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Monday, 21 May 2012

Spring arrives - and brings four cup final victories in two weeks.

We made it. I have to admit - as I told A. last night after we'd got the tent up and the supper was cooking - that I had been getting scared. It's a couple of years now since we toured the Scottish Highlands on our bikes with full kit (tent, beds, stove, grub, foul weather gear and lashings of fluids); and in that time there have been outbreaks of creakiness in the lower limbs. (No names, no pack-drill as they old soldiers used to say.) Pedalling a bike with four panniers up hill and down dale can be damned hard work, and I was honestly beginning to wonder why two adults with a combined age of .... ahem, 120+... would want to do it. The answer starts with the photographs. How's that (above) for a camp-site?

I'm going to keep this brief. We only got back from our ride (in the hills around Consett) an hour or two ago and I have to start work on the sample chapter I received back from Mike Pannett and his better half on Friday. But here are a couple more pictures I took along the way - most of which was along disused railway lines. I should mention that the biggest single factor in raising my spirits over the weekend was that the sun finally came out after seven hideously cold weeks, and the temperature started to rise. May is absolutely my favouite time of year; there is so much happening, and to know that the trees and fields are changing so rapidly, so many old friends putting in their seasonal appearance - and yet to feel almost terrorised by the weather - has been really quite painful.

I chose this picture because it so typifies the contrasts at this time of year: the rape field in full flower, the ash tree resolutely refusing to put out its leaves until it feels the time is ripe. I once saw an ash tree (this was when we lived 500 feet up on the bleak Lincolnshire Wolds, nothing between us and the North Sea but... more bleak Wolds ) that didn't come into leaf until June 18th.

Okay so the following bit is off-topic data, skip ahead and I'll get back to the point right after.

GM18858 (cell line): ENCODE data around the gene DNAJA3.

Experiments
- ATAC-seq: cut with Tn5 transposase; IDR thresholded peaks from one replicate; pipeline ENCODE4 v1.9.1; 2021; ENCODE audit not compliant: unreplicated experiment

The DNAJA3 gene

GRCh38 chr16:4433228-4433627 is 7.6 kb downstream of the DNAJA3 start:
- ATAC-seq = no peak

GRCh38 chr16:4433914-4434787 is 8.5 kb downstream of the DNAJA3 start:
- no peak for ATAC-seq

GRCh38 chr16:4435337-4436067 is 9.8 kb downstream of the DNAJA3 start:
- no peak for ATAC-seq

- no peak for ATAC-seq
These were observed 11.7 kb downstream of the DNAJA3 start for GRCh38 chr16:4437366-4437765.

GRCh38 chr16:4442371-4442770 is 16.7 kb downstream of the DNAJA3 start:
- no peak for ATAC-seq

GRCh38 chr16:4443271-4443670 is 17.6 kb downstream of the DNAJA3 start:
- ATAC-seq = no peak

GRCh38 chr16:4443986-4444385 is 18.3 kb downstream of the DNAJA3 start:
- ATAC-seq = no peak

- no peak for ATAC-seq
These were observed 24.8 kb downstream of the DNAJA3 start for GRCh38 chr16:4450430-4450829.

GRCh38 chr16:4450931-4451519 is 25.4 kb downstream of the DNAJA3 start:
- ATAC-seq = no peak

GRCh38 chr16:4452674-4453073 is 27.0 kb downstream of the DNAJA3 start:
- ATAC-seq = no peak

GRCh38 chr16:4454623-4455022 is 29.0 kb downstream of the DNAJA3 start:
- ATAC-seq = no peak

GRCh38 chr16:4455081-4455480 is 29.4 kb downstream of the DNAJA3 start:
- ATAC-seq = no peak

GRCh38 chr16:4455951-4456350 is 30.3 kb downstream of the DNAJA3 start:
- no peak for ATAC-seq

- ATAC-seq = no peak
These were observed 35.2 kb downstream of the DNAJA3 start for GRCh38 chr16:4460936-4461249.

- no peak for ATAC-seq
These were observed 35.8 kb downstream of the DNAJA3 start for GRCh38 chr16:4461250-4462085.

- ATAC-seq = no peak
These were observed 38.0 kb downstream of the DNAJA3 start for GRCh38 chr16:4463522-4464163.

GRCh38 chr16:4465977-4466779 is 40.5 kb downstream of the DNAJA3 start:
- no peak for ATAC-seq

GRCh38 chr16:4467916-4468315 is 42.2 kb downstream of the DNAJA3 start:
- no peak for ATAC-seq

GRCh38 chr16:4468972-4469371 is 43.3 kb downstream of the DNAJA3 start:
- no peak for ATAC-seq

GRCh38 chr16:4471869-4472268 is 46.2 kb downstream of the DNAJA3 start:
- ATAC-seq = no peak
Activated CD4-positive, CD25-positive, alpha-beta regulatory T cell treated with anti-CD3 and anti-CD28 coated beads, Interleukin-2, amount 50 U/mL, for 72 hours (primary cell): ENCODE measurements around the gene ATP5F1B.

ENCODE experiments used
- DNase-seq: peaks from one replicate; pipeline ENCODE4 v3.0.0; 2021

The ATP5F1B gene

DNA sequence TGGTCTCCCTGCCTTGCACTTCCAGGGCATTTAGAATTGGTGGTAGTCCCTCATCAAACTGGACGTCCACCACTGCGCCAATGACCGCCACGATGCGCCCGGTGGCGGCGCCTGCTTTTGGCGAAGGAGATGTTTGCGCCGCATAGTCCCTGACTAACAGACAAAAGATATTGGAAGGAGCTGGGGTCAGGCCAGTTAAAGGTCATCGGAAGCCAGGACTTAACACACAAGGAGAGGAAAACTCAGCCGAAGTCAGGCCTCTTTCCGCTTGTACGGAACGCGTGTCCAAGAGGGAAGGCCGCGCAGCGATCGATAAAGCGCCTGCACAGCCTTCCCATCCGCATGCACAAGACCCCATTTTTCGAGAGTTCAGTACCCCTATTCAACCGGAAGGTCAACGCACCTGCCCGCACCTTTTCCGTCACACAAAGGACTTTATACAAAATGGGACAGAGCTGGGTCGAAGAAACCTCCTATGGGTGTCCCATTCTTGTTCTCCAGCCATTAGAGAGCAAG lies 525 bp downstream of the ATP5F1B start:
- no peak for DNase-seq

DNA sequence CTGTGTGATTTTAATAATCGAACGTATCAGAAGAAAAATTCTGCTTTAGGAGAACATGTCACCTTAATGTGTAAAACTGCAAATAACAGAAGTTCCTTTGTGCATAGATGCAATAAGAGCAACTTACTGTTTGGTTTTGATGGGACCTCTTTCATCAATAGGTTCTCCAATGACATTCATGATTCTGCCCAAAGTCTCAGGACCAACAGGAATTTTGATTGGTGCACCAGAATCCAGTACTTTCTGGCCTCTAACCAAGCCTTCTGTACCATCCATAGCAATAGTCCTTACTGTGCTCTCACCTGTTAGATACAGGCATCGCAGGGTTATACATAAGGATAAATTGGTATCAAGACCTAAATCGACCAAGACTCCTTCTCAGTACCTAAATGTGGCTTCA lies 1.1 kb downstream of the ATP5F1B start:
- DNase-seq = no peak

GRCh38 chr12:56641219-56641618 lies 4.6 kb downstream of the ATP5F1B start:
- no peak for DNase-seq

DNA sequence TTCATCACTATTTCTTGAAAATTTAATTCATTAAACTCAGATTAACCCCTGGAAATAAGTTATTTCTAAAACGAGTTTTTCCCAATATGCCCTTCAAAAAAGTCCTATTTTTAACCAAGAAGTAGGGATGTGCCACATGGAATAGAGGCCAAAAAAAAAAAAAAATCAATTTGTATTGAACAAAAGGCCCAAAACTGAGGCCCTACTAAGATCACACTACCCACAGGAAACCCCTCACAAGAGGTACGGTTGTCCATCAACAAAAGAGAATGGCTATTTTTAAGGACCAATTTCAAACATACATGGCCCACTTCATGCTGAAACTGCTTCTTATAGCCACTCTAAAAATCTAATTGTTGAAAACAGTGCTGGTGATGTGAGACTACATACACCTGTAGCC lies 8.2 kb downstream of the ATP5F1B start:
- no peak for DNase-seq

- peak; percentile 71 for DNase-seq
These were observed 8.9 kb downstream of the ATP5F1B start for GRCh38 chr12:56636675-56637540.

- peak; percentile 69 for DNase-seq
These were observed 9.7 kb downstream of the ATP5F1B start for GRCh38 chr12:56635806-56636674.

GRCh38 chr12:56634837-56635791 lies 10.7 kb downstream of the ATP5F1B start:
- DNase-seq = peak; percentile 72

This old friend is Jack-by-the-hedge, also known as garlic mustard. If you catch it young and pinch put the growing tip it has a sharp, refreshing taste - of garlic and mustard. A week or two from now the flowers will have gone and it will suddenly be quite nondescript, barely noticeable. It's simply an old favourite, and I love to see it every year.

And then the fresh young leaf of one of my favourite trees, the beech (fagus sylvatica). Good enough to eat, although I wouldn't recommend it.

Neither can I resist putting up this picture of a conifer (I'm not good at naming them, I'm afraid) making next season's cones.

Okay, I should really start work - I guess I mean paid work - although I must just mention that amazing clean sweep achieved by York City and Chelsea: four finals in two weeks, all won. Chelsea are the kings of Europe (are you listening, Barcelona?) and York are now back in the Football League after eight years in exile, having beaten Luton 2-1 yesterday afternoon (God, they must detest us: we've won four and drawn one of the five meetings this season). Let joy be unconfined. I received 28 updates by text message during our bike ride yesterday, six from six different friends at full-time.

Yes, yes, yes: work.

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